A cut of beef that might not be on every radar however, it certainly should. If you’re planning a recipe that uses diced or stewing beef, use this instead. Cooking times may have to be extended slightly but the trade of for the depth of flavour is certainly worth it. Ask your butcher as shin isn’t always on the counter. Grab yourself Jamie Oliver’s shin beef stew.
Sirloin on the bone
Not the cheapest way to eat beef but possibly one of the best. Grab yourself a dark, marbled, well-hung joint and savour the flavour. Cooking meat on the bone gives great taste and left slightly pink in the middle ensures an awesome Sunday roast. Only one person can be trusted with the instructions for cooking this classic; check out Delia Smith’s roast beef recipe here.
Mince is super easy and really versatile, what’s not to love? We’re talking the classics: home-made beef burgers, spaghetti bolognese, cottage pie and chili con carne amongst others. Retailers sell super lean mince at 5-10% fat or more standard packs with 20% if you like more flavour and juices in your cooking. Crack open the red wine, grab parmesan and try this spaghetti bolognese recipe.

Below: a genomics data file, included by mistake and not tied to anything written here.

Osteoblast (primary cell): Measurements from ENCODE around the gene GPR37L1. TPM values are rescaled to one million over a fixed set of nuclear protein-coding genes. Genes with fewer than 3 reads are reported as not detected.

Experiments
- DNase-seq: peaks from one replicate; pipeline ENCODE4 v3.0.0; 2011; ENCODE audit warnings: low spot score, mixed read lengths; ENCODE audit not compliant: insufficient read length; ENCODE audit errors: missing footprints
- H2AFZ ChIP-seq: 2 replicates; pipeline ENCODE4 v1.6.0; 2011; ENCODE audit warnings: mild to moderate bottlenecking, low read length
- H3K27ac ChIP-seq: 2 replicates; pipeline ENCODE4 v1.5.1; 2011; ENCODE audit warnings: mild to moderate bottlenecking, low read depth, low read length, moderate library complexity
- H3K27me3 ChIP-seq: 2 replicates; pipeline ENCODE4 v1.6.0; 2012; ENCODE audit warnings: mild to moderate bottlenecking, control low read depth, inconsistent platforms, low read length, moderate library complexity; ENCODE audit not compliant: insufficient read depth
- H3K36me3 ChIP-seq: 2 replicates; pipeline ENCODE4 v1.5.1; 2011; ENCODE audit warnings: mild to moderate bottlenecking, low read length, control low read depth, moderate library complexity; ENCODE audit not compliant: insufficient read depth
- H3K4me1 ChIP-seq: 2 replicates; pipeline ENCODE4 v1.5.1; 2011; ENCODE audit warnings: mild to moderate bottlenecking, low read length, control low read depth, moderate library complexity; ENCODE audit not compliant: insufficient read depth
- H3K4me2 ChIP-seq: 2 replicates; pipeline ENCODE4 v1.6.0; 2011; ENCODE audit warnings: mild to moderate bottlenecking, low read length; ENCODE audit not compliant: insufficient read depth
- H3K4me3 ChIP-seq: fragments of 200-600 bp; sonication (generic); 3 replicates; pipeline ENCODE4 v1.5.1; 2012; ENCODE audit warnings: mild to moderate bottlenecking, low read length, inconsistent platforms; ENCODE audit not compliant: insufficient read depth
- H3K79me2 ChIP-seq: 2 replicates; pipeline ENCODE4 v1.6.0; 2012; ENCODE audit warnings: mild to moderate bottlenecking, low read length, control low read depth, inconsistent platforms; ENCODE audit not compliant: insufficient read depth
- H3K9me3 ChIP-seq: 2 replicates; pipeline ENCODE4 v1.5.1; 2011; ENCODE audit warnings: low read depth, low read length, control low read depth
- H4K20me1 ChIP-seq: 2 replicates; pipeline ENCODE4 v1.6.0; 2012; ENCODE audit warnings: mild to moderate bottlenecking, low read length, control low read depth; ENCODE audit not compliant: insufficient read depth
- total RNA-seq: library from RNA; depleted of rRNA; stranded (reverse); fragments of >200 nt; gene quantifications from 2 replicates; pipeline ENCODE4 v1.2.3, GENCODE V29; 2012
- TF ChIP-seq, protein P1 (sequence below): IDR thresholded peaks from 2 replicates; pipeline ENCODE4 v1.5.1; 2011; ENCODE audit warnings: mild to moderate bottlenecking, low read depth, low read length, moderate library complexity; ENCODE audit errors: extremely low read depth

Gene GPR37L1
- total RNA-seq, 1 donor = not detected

Ox tail soup:
Not the canned stuff from Baxters, but if you’re feeling lazy I might turn a blind eye. Ox tail soup is really easy to make and you can grab jointed ox tail from supermarkets and any good butcher. Ox tail has bags of flavour and a fair bit of fat too – make the soup, refrigerate it and skim the hard fat off the top before reheating – healthy eating resumes! Hugh Fearnley-Whittingsall makes a blinder.
I promise this is actually a beef joint! Found in the hindquarter (rear leg) between the topside and silverside it’s a tubular cut of beef about at thick as your forearm and apparently shines like a salmon. Apparently… It definitely is super easy to cook, carve and eat, perfect for an easy Sunday lunch. These guys have all the tips for making the most or your roast.